Atlanta moms tell us how using coupons
helps stretch the family budget.

by Mary Beth Bishop

Especially in these tough economic times, moms and dads are using coupons to save 50 percent or more on groceries, cleaning products and even to secure discounts on family outings.
Rachael Mercer, a mother of four, uses coupons to spend an average of $40.48 per week at the grocery store on food, toiletries and cleaning supplies.
With two house payments strapping the family budget, saving is vital. Mercer began teaching her skills to others when a friend pointed out how many people in their church were struggling in the face of job loss or medical bills. Now she runs a coupon website and leads workshops on saving money. 
The McDonough mom grew up in a home where coupons were saved and stored in a Strawberry Shortcake lunchbox. As a high school junior, she took over the grocery shopping when her mom went back to work. She got to keep the savings – and that made an impression.
The search for deals extends beyond the grocery store to nearly everything she does. Her family, for example, took a free trip to the World of Coca-Cola by using rewards codes printed on Coca-Cola products.
And that may have been the drink that started the whole idea of using a thing called a coupon to get something for less –
or even free. Many experts, including the website, trace the first coupons back to right here in Atlanta, where coupons were handed out in 1887 for free Coca-Cola samples. named Atlanta as the top frugal city for 2011 and the two years before that as well; Atlanta residents are seven times more likely than those in other major cities to print coupons or save them onto a store loyalty card.
Why has Atlanta become such a savings mecca? The huge number of major retailers is one reason, according to Stephanie Nelson of, a top free site for deal hunters with more than 6 million members. Nelson tells us that the Sunday Atlanta Journal-Constitution has “as many or maybe more” coupons than any other city relative to its population. Because of the high number of coupon users, Atlanta is a top choice for manufacturers when it comes to coupon distribution, says the mom of two who makes her home in Marietta.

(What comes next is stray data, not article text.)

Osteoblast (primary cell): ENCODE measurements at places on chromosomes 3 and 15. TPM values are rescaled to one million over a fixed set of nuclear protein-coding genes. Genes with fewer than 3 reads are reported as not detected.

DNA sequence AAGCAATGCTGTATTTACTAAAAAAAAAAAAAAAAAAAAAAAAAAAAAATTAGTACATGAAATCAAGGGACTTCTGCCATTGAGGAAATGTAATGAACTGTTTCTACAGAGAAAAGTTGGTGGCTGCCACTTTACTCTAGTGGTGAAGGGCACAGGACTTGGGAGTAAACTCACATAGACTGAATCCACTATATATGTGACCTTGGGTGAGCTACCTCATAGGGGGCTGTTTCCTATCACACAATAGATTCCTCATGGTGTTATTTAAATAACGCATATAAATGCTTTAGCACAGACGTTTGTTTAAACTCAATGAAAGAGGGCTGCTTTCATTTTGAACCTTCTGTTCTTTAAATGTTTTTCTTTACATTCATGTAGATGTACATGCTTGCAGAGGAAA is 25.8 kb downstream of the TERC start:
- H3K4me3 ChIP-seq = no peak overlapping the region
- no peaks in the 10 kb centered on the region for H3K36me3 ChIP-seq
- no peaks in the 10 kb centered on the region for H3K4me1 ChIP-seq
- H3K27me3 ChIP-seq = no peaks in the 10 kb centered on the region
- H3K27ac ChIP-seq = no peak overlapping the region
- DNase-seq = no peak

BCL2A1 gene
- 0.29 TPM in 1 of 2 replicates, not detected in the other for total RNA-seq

Even as the hit TV show “Extreme Couponing” turns the practice into an over-the-top competition, there are plenty of parents out there who just want a way to stick to their household budgets – and afford nice things when possible. Americans in 2011 saved more than $4.6 billion by using coupons, according to figures from Inmar, which processes coupons for leading retailers. Experts say changes are on the horizon, including increased availability of coupons that can be downloaded onto mobile phones.
Aimee Brittain told Atlanta Parent that one time she gathered just the right combination of coupons to get a week’s worth of groceries for only 12 cents.
It was her daughter’s desire to try ballet that motivated Brittain, a single mom, to get serious about couponing. “I cut down on everything I possibly could, but it wasn’t enough” to cover ballet lessons, says the Fayetteville mom. She began to wonder what her late mother might have done to solve the problem. That got her thinking back to her own childhood, when the Sunday routine was “church, then lunch, then coupons.” 
“The first month I saved 50 percent,” says Brittain. One week, when she had “absolutely no money,” she was able to celebrate her daughter Jordan’s birthday by using coupons and only paying 75 cents for cake mix, frosting and ice cream.
Now Jordan has traded in her ballet slippers for tumbling, and Brittain has her own couponing website.
Local couponing wizards say they save the most when they combine sales with coupons, sometimes using more than one coupon for a single item. Many stores will let you “stack” a store coupon with that of a manufacturer.
The biggest savers also take time to search the Internet and newspapers for deals and coupons. They plan their meals based on food items that are most affordable that week. A plethora of coupon websites makes savings easier to find.